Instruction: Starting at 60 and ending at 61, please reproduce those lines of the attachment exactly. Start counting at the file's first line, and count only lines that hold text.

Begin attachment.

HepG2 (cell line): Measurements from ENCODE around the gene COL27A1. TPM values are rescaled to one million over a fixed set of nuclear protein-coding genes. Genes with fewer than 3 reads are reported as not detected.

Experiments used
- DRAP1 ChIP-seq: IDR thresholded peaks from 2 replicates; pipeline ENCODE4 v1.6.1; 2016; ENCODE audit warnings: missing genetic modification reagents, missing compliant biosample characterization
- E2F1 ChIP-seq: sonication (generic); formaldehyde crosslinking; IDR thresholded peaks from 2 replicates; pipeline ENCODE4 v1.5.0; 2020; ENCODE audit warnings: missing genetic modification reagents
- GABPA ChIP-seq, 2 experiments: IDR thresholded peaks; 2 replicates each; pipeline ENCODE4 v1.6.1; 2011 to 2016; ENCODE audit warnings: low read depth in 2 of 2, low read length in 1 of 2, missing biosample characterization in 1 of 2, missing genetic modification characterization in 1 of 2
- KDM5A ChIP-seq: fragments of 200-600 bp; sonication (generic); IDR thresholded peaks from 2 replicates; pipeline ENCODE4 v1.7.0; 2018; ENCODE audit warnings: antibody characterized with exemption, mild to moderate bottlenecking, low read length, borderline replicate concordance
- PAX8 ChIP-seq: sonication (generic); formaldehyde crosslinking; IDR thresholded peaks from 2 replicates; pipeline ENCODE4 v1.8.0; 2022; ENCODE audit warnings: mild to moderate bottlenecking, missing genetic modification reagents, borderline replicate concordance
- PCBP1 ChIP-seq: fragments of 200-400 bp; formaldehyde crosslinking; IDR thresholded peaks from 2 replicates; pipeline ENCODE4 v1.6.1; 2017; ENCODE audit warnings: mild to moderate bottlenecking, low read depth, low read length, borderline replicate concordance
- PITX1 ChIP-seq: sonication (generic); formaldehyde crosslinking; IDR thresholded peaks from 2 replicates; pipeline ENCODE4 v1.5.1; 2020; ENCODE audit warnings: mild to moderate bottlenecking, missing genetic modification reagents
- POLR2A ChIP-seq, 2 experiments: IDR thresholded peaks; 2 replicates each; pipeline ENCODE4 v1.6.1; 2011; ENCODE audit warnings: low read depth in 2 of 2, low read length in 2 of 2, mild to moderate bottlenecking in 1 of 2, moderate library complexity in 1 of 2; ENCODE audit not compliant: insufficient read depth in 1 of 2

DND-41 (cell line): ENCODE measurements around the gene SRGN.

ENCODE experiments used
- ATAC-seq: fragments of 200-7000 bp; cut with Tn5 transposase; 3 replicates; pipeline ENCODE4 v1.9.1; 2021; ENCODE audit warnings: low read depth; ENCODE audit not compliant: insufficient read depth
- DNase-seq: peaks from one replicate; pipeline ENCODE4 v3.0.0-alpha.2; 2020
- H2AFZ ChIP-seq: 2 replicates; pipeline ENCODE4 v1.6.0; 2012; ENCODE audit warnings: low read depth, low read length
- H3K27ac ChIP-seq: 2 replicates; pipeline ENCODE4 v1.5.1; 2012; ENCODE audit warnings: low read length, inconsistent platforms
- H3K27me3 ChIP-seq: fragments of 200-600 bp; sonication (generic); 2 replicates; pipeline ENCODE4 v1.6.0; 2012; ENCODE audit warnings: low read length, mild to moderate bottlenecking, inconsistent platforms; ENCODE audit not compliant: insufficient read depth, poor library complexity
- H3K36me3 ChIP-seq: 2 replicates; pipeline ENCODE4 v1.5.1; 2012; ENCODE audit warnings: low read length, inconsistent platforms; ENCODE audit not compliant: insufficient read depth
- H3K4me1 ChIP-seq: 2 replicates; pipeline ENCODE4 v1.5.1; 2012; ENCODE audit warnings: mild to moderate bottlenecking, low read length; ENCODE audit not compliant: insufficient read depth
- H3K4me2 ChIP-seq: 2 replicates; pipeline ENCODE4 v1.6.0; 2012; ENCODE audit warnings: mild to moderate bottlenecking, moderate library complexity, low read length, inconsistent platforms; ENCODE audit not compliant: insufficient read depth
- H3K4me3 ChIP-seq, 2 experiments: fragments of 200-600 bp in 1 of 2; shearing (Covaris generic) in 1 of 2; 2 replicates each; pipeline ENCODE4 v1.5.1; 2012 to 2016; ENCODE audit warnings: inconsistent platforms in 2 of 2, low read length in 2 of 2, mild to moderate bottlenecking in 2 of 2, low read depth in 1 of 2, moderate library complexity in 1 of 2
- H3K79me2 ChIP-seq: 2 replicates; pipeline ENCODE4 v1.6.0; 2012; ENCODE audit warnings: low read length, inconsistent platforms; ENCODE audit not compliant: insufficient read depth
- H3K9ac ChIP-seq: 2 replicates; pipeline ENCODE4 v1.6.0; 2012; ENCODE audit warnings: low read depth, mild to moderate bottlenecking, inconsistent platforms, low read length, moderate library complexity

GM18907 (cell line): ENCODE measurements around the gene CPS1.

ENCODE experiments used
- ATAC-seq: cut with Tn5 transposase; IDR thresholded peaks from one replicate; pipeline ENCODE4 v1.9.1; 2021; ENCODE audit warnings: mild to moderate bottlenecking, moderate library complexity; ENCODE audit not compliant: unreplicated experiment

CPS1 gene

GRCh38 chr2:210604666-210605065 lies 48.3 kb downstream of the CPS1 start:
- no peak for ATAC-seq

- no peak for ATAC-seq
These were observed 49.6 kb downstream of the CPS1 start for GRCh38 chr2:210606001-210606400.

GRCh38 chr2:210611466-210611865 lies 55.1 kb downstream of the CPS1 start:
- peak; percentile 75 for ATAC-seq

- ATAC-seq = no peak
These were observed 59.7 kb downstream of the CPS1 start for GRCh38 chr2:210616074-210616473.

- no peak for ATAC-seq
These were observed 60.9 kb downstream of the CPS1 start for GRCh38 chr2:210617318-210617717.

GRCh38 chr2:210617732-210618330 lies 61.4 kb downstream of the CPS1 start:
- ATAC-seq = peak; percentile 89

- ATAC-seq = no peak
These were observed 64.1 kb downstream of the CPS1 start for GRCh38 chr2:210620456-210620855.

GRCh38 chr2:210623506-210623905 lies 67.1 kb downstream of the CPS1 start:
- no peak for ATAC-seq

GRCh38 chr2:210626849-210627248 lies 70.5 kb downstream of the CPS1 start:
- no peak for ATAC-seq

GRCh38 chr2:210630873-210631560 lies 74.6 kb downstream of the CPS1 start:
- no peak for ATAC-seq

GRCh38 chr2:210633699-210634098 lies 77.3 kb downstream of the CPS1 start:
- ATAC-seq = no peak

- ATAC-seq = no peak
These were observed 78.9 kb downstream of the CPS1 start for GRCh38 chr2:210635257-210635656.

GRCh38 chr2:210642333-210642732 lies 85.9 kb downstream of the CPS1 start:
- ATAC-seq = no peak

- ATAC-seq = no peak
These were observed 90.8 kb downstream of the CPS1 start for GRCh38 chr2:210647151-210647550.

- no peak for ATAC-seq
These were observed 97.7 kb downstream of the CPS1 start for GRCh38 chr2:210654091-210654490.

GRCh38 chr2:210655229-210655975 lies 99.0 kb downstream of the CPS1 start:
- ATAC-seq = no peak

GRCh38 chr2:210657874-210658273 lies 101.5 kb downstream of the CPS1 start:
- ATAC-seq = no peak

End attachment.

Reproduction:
GRCh38 chr2:210657874-210658273 lies 101.5 kb downstream of the CPS1 start:
- ATAC-seq = no peak